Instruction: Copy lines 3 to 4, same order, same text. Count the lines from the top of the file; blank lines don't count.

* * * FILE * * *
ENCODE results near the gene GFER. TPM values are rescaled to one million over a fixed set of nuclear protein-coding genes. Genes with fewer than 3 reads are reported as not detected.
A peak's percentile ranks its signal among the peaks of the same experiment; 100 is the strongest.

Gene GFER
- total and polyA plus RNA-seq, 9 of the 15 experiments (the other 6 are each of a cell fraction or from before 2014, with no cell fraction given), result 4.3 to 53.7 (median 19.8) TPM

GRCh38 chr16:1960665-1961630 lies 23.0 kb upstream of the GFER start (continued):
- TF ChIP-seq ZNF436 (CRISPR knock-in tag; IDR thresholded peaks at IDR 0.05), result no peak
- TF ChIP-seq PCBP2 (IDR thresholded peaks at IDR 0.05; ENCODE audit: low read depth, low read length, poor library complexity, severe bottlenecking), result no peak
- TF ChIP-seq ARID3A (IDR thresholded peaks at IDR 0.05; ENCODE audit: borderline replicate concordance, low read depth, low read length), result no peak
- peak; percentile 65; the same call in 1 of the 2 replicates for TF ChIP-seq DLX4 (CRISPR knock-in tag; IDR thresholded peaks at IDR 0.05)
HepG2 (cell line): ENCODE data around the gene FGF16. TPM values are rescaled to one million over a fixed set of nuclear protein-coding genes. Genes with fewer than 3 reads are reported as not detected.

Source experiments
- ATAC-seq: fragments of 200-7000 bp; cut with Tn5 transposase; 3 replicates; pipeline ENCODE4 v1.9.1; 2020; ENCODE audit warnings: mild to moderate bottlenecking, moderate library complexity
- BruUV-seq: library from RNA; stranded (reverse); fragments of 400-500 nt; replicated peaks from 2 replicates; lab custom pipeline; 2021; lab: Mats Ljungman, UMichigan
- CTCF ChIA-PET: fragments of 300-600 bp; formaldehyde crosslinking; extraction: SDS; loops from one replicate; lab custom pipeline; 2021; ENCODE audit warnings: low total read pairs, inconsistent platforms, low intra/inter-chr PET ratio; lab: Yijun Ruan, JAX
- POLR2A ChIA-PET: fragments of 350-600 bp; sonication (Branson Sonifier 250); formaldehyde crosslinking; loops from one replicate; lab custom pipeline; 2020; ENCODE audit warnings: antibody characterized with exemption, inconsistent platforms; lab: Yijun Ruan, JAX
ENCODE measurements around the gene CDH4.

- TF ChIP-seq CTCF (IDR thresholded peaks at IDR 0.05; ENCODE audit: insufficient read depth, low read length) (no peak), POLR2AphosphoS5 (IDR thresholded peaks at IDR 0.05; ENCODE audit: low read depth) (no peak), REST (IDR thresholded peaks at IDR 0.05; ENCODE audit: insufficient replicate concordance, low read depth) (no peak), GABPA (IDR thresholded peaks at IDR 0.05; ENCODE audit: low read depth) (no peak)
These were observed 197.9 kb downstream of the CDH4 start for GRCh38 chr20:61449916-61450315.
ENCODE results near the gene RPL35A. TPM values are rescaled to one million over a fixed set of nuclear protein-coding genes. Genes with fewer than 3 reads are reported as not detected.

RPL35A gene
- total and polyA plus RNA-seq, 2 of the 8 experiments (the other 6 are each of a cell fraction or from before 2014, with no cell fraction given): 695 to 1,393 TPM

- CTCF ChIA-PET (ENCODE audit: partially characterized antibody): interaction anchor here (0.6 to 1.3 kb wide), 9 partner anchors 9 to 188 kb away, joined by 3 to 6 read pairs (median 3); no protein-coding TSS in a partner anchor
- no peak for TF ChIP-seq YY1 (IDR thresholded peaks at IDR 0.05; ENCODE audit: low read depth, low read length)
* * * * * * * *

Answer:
Gene GFER
- total and polyA plus RNA-seq, 9 of the 15 experiments (the other 6 are each of a cell fraction or from before 2014, with no cell fraction given), result 4.3 to 53.7 (median 19.8) TPM